Mystical Experiece Provides both unshakable empirical evidence for the reality of God and for the love (compassion and concern) of God. This is backed by certain empirically based arguments taht I develop in my book The Trace of God.[8] This is more empirically based than  anything Draper offers. It may well constitute the evidentail aspect they seek.

From this background ai derive my founding observation:

(1) The assumption that God wants a "moral universe" and that this value outweighs all others.
The direct implication both of the transformative experience behind the observation establishes the goodness of Gd and the loving nature of God. Since that gives us a reason to believe in God we can trust that reason despite the seeming evidence to the contrary in Pain and suffering, That is a dimension with which Draper does not deal, we can know God is worthy of trust. Thus being worthy of trust we need not be necessarily certain of God';specific reasons,

Nevvertheless we can go further because we have a valid theoretical rationale,to explain God's preseasons in terms of the soteriological drama. That term means the dramna of salvation is based upon the need to seek for truth in order to internalize the values of the good. That means the search must be inviolable. So God can't clear the world of pain and suffering,If God did that there woudl be no search, None of the three counter thedocieies taht Draper answers include this facet.


this should count as PF evidence because it givs a logical rationale for god's allowance for pain while fitting into the larger framework that shows us god cares. However deep the depths of pain and evil in this would it is not gratuitous and does not outweigh my reasons for belief.,Whatever abstract logical victories Draper wins he does not ofer a final reason for abandoning belief that outweighs my PF reasons for beloief.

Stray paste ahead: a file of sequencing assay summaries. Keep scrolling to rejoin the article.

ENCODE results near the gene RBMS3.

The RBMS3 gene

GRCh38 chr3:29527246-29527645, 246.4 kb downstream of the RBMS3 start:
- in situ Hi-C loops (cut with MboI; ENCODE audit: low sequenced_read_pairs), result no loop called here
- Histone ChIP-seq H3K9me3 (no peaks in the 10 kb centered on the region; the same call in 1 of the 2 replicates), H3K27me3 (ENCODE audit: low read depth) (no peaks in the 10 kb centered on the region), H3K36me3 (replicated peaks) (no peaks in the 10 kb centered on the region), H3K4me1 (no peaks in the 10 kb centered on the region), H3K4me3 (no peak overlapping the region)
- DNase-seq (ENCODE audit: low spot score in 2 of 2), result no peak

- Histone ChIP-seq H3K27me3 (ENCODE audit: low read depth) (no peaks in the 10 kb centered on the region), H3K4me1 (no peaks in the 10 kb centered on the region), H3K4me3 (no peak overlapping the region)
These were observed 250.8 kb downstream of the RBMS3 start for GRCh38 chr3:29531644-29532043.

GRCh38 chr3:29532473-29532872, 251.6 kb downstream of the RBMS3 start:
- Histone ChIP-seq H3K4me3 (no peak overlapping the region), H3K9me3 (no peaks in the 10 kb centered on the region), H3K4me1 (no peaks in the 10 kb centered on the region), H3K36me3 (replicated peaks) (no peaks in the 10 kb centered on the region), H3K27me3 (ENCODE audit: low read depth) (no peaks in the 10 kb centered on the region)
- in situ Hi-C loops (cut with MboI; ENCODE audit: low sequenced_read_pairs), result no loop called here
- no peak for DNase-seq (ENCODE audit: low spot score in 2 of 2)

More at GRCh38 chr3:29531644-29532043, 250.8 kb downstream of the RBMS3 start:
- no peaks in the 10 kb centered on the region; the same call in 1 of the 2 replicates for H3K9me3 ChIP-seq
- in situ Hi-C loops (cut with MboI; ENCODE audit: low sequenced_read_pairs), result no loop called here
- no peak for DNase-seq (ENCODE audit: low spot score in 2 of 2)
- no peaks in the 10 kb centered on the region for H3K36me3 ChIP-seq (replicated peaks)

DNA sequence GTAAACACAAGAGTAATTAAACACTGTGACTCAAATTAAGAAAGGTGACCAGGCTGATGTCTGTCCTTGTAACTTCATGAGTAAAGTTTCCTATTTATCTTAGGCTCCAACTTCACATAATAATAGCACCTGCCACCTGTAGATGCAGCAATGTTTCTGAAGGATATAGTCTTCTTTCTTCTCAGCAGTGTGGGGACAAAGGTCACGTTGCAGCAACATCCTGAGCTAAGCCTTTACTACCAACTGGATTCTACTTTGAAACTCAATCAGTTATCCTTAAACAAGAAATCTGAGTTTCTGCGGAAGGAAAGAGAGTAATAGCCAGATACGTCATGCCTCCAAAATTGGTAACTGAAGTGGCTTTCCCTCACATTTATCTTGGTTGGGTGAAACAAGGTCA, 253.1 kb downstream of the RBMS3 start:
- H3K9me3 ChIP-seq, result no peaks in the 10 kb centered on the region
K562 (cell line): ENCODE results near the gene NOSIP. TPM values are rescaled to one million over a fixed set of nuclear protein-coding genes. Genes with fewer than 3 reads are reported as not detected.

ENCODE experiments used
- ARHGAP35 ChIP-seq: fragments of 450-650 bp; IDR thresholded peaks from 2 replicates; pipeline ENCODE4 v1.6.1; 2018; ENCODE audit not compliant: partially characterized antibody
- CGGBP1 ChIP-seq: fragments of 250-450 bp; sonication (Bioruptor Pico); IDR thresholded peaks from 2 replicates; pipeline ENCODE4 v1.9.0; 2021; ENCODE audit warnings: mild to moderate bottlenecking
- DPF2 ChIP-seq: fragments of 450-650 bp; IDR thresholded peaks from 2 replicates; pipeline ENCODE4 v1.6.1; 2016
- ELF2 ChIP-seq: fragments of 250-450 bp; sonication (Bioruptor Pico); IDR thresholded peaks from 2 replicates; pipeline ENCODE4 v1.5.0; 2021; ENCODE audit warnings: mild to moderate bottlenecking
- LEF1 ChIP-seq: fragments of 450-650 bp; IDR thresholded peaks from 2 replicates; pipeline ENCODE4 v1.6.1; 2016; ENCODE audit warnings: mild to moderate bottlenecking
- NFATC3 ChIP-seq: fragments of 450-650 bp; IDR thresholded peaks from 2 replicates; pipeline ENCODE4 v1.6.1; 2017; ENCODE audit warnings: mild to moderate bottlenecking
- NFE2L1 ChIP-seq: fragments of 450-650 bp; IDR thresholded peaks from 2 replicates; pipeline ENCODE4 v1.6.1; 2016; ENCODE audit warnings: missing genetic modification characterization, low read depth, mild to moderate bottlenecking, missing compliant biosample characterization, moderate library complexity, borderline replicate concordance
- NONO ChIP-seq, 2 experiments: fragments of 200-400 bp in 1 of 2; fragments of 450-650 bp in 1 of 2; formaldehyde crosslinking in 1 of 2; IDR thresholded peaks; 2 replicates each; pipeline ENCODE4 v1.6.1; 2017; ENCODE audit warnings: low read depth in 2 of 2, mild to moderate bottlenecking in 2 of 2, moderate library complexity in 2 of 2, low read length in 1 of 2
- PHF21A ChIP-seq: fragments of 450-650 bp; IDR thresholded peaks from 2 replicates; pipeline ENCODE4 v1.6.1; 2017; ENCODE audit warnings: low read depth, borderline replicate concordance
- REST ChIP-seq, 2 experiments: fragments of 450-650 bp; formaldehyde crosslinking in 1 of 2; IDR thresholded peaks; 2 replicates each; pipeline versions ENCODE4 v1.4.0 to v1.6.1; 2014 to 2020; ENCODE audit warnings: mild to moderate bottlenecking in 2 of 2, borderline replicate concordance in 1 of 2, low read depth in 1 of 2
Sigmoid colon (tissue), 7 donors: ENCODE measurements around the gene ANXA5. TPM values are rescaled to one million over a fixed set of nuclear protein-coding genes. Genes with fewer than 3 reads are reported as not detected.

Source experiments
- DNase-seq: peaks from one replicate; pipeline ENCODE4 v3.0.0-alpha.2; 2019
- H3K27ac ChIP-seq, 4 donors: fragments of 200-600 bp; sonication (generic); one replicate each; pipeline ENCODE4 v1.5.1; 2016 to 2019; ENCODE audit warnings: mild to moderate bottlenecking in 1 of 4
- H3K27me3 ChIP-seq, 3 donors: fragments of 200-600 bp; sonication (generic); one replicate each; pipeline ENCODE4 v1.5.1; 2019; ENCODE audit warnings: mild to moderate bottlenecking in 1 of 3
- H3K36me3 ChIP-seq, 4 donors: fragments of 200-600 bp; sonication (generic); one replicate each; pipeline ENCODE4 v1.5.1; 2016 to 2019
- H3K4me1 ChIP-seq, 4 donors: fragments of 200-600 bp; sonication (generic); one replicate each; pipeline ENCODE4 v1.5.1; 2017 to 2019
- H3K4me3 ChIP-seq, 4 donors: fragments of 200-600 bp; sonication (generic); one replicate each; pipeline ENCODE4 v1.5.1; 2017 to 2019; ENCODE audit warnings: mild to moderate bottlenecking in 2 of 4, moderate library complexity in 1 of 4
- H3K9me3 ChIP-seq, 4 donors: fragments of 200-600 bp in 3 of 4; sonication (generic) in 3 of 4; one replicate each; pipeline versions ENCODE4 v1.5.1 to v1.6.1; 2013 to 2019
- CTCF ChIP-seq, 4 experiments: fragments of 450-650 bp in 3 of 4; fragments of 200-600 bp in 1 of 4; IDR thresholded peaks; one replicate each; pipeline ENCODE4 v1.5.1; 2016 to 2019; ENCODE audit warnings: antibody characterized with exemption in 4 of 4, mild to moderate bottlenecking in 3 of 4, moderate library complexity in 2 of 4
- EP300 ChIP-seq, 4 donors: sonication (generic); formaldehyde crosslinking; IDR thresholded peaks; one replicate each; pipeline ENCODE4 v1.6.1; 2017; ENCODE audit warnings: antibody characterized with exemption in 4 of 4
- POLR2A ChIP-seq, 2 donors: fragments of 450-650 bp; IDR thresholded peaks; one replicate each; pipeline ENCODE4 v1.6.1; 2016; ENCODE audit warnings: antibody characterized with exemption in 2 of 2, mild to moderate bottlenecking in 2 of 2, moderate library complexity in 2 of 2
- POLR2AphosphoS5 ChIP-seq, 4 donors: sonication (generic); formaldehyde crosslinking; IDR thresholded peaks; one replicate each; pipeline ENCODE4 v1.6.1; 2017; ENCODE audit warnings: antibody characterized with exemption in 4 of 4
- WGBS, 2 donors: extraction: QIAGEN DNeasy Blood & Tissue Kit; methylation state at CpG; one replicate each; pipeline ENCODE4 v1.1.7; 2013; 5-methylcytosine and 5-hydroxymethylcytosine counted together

Sources

[1] Paul Draper, Pain and Pleasure: An Evidential Problem for Theists Author(s): Paul Draper Source: Noûs, Vol. 23, No. 3 (Jun., 1989), pp. 331-350 Published by: Wiley Stable URL: http://www.jstor.org/stable/2215486 accessed 12/24/16, 331
PDF:http://www.apologeticsinthechurch.com/uploads/7/4/5/6/7456646/pain_and_pleasure.pdf
(accessed 12/20/16)


[2] Jeff Lowder, "Index:Draper's Evidential Argument"Secular OUTPOST ,December 7, 2014,blog
http://www.patheos.com/blogs/secularoutpost/2014/12/07/index-app/


[3] Draper, op cit,331

[4] Ibid 332

[5] Ibid 334

[6] Joseph Hinman, ",Soteriologocal Drama," The Religious a priori, on line resource, URL
http://religiousapriori.blogspot.com/2011/04/answer-to-theodicy-soteriological-drama.html 
accessed 1/2/17


[7] Deaper, op ciot336















11 comments:

Jason Thibodeau said...

"if there is an indifferent God that's still God and thus atheism is false."

Joe,